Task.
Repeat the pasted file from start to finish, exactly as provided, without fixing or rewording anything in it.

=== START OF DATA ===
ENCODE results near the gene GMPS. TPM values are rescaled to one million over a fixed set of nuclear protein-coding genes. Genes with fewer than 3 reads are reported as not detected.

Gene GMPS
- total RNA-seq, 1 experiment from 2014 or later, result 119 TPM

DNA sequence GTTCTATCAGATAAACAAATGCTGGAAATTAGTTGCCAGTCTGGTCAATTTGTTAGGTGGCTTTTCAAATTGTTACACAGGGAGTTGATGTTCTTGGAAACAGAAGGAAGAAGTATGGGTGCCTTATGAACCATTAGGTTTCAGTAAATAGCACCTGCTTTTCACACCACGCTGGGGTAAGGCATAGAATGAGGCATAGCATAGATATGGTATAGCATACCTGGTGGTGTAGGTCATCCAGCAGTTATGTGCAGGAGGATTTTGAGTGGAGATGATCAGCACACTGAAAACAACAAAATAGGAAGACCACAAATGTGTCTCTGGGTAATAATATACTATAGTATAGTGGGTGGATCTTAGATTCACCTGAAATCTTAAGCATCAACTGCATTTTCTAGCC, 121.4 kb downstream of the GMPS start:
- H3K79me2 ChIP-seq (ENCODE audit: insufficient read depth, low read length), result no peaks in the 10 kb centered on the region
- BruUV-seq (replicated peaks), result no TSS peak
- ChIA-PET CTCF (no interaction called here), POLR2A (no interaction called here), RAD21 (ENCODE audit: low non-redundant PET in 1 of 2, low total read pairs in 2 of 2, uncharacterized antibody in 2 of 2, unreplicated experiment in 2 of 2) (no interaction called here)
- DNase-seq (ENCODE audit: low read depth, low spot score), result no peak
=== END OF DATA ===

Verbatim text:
ENCODE results near the gene GMPS. TPM values are rescaled to one million over a fixed set of nuclear protein-coding genes. Genes with fewer than 3 reads are reported as not detected.

Gene GMPS
- total RNA-seq, 1 experiment from 2014 or later, result 119 TPM

DNA sequence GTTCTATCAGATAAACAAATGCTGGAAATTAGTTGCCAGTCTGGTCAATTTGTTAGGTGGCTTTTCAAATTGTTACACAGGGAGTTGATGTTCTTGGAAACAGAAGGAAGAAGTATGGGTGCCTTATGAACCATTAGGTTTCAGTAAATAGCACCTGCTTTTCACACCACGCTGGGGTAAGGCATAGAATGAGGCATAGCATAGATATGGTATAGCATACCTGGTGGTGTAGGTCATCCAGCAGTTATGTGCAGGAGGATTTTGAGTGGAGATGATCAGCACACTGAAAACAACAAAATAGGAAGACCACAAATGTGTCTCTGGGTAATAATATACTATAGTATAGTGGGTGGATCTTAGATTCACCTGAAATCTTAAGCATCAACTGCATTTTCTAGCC, 121.4 kb downstream of the GMPS start:
- H3K79me2 ChIP-seq (ENCODE audit: insufficient read depth, low read length), result no peaks in the 10 kb centered on the region
- BruUV-seq (replicated peaks), result no TSS peak
- ChIA-PET CTCF (no interaction called here), POLR2A (no interaction called here), RAD21 (ENCODE audit: low non-redundant PET in 1 of 2, low total read pairs in 2 of 2, uncharacterized antibody in 2 of 2, unreplicated experiment in 2 of 2) (no interaction called here)
- DNase-seq (ENCODE audit: low read depth, low spot score), result no peak